The delimitation of competencies between Moldova’s central authorities and the autonomous unit shall be regulated by a Law on Transnistria’s Special Legal Status, to be negotiated in accordance with Moldova’s constitution (art. 11) and to be accompanied by “internal guarantees” (art. 12). In his speech introducing the law to Parliament, Voronin referred to guarantees to Transnistria residents and businesses regarding their socio-economic, legal, human, and minority rights under the law.
The only remnant in this law from the old “negotiating process” is: “Transnistria shall have the right to conduct external economic and humanitarian relations” as authorized Moldova’s legislation (art. 9). Apart from this, the law makes no mention of “peacekeeping troops” (Russian), “mediators” (Russia, Ukraine, OSCE), “guarantors” (same trio), or a “pentagonal negotiating format” (same trio plus Chisinau and Tiraspol coequally), thus finally consigning that baggage to history. That terminology had practically disappeared from Moldova’s official discourse in recent months. On the day of the parliamentary vote, 22 Moldovan NGOs — the core of civil society — published a joint statement strongly criticizing the past approach to negotiations, which this law changes completely.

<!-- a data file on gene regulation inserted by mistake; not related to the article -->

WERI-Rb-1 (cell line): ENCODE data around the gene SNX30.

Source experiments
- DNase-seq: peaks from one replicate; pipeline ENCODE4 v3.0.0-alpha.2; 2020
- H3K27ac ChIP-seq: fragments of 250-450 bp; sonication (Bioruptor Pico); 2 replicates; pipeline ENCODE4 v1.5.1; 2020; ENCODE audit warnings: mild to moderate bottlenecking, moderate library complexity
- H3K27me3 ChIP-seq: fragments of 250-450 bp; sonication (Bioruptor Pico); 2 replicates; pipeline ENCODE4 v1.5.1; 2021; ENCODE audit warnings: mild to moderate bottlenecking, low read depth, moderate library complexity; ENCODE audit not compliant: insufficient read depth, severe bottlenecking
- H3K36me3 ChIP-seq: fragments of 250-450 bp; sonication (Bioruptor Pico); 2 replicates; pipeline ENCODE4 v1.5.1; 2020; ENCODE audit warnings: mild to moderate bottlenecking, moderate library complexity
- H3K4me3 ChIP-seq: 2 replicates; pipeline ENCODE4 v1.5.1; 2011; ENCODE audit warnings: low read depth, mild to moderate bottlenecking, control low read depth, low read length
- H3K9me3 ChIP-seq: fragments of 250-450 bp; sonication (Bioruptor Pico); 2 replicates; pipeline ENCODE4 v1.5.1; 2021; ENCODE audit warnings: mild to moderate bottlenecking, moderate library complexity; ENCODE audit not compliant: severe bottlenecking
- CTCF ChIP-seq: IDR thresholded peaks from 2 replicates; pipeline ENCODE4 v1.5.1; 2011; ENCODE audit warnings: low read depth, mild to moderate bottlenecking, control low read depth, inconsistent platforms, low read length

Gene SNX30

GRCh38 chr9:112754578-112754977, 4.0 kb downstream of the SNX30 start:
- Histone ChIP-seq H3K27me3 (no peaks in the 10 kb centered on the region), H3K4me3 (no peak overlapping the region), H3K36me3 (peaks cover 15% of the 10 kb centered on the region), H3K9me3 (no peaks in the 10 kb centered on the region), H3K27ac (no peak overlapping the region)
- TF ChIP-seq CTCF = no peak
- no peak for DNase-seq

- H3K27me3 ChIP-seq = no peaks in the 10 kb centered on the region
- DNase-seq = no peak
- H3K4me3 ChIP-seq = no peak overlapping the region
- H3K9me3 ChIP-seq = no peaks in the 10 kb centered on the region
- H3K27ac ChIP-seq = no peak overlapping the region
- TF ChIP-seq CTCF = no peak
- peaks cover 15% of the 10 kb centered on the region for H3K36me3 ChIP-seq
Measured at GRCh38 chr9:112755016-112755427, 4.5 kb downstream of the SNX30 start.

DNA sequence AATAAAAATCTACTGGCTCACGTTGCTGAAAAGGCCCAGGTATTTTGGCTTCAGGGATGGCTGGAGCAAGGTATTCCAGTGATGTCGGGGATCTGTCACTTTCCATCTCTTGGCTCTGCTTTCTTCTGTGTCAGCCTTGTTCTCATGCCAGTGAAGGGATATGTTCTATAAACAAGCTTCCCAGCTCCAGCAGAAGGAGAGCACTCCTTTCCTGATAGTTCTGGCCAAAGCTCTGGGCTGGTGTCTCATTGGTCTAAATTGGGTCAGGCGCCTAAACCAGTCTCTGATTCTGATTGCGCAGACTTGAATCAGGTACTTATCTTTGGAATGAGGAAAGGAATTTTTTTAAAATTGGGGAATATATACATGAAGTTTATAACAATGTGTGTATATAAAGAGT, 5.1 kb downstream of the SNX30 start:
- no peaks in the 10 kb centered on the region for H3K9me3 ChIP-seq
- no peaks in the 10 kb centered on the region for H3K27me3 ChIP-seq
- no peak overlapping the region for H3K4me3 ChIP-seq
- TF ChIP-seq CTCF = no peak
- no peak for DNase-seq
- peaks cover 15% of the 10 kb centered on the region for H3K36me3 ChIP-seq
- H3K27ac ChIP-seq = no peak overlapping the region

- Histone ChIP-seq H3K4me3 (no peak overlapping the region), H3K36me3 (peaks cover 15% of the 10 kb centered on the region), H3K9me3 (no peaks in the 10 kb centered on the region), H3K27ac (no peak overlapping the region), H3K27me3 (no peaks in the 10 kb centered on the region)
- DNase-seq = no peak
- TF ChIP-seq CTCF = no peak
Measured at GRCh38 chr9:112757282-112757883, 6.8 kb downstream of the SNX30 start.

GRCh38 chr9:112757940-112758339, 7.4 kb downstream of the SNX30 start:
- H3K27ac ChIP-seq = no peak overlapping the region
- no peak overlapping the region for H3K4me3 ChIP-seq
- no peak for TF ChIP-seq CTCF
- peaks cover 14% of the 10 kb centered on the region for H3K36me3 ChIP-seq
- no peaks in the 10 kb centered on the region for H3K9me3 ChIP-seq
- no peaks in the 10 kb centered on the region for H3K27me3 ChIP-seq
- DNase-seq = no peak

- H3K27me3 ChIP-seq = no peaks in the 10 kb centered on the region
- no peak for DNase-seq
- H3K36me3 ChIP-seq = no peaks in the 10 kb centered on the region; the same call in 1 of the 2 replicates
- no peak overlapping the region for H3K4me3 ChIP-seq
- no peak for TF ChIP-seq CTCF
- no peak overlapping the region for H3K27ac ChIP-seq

In his speech to parliament, which he equally addressed to the residents of Transnistria, Voronin (a Transnistria native himself) declared, “We shall never again just sit and watch how our beloved Transnistria is being turned into a currency of exchange for international geopolitical games.” Negotiations, “even with the incumbent Tiraspol authorities, will continue, but only on issues of democratization and demilitarization of Transnistria, as this law stipulates,” Voronin concluded (Moldpres, July 22).